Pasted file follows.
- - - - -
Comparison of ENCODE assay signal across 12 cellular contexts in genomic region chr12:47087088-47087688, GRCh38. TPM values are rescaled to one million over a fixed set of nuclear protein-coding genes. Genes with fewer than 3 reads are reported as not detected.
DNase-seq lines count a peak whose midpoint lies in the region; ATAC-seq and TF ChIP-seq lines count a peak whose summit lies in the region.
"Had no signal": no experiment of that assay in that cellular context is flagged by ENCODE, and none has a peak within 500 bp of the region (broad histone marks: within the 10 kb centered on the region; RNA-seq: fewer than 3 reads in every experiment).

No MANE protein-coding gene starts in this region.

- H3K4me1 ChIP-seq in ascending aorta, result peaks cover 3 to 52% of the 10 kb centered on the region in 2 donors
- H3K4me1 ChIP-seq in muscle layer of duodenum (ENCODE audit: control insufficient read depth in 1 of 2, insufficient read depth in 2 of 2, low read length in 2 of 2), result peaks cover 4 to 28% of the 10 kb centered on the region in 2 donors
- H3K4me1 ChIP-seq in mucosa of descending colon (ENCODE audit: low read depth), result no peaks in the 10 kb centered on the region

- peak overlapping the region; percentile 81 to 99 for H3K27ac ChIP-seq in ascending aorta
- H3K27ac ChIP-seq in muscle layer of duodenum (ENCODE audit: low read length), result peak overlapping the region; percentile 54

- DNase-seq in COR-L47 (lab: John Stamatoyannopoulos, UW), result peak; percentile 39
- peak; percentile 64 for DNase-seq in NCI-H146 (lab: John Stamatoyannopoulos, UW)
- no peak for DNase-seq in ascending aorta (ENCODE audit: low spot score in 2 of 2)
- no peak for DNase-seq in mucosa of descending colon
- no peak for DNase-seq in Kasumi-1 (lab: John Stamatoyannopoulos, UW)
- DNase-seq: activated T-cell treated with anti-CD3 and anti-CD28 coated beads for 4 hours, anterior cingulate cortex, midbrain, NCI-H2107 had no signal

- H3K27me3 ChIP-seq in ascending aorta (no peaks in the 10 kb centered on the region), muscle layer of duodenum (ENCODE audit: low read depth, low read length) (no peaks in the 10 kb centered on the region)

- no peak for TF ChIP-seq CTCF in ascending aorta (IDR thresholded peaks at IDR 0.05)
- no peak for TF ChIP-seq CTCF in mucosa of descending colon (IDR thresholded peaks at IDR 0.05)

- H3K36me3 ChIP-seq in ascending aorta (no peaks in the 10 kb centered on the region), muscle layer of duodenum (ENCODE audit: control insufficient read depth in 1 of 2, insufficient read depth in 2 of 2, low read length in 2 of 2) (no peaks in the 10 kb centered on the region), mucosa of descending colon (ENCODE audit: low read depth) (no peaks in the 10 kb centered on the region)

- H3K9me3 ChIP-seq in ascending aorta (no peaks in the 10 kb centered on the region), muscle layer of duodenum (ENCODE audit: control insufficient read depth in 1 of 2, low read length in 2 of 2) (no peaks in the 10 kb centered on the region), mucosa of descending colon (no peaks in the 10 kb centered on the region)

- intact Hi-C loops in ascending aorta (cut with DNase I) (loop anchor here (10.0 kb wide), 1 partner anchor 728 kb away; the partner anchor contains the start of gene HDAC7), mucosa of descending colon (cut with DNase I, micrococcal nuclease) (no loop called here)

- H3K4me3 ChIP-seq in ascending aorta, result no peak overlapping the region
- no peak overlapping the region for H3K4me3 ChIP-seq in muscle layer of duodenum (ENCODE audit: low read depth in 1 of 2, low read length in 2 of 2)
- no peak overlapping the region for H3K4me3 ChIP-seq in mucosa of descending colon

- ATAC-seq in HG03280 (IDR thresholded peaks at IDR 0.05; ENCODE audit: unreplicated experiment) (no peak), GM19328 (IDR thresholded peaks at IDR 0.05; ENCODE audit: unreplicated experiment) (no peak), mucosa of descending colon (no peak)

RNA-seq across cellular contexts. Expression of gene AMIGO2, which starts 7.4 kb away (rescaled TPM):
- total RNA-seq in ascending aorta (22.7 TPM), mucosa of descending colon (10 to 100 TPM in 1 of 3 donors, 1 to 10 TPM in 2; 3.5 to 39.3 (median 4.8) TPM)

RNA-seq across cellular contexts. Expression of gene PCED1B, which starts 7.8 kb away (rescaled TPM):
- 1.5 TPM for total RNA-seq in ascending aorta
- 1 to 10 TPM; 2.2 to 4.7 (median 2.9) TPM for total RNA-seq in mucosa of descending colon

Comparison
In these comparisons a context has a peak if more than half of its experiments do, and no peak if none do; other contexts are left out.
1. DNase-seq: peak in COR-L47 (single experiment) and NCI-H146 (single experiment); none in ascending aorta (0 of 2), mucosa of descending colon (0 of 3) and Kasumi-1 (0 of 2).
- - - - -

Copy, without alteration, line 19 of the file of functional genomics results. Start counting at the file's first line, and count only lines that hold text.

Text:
- H3K36me3 ChIP-seq in ascending aorta (no peaks in the 10 kb centered on the region), muscle layer of duodenum (ENCODE audit: control insufficient read depth in 1 of 2, insufficient read depth in 2 of 2, low read length in 2 of 2) (no peaks in the 10 kb centered on the region), mucosa of descending colon (ENCODE audit: low read depth) (no peaks in the 10 kb centered on the region)